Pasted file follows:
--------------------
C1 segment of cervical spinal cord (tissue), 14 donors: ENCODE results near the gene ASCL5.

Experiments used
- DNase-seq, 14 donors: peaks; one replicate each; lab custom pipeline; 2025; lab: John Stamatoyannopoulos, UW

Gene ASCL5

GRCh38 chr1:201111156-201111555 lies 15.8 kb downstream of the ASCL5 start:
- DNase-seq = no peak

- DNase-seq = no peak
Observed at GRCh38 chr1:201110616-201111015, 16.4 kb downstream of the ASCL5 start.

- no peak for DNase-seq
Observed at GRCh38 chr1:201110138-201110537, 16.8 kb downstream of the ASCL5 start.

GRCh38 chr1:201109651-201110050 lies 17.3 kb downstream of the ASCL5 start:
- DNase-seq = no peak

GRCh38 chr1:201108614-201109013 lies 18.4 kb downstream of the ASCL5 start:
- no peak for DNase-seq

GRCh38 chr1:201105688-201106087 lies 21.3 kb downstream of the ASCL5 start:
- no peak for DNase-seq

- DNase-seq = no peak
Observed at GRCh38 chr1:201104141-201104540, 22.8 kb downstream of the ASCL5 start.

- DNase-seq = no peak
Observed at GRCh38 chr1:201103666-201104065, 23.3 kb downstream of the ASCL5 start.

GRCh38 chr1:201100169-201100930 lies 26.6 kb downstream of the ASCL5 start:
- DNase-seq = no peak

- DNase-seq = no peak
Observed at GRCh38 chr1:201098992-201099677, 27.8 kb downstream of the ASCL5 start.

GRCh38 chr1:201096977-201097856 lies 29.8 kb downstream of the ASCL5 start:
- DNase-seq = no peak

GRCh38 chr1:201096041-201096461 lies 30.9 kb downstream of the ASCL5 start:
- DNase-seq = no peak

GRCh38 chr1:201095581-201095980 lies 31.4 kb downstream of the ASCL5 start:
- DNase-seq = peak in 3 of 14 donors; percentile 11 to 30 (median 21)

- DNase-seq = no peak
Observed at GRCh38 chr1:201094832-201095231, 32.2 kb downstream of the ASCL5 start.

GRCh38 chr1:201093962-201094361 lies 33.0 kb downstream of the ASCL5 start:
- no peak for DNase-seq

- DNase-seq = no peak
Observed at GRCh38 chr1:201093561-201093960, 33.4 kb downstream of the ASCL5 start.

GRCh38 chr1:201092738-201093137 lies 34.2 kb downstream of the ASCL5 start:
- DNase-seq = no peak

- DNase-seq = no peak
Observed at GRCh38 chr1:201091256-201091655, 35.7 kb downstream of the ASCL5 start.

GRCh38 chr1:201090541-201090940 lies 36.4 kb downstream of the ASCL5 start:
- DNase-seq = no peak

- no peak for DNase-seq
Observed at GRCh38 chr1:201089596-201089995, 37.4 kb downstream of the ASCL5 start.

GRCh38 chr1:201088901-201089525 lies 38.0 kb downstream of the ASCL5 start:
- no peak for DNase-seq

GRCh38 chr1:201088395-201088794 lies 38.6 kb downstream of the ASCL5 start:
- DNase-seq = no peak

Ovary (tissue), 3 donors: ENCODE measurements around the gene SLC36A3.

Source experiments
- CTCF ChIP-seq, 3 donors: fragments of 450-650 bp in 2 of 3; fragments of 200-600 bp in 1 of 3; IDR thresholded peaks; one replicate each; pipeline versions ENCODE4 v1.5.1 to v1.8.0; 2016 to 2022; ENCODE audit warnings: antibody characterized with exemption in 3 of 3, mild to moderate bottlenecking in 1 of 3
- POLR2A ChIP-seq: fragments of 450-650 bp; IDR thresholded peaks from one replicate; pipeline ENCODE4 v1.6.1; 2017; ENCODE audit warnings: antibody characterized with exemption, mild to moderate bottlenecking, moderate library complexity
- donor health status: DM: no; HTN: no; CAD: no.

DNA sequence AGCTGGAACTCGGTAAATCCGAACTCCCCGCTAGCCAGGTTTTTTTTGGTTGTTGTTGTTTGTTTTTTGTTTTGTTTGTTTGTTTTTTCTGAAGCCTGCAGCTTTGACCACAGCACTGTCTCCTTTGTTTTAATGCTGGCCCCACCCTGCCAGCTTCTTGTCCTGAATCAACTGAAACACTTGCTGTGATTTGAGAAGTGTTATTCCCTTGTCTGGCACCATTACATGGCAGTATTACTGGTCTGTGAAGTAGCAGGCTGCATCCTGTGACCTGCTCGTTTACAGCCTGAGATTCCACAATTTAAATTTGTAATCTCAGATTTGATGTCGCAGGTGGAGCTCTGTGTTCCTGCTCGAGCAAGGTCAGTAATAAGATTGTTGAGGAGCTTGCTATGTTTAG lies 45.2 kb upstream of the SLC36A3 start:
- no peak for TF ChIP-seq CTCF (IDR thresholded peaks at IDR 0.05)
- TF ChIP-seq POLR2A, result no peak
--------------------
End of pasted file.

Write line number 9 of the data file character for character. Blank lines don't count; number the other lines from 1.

- no peak for DNase-seq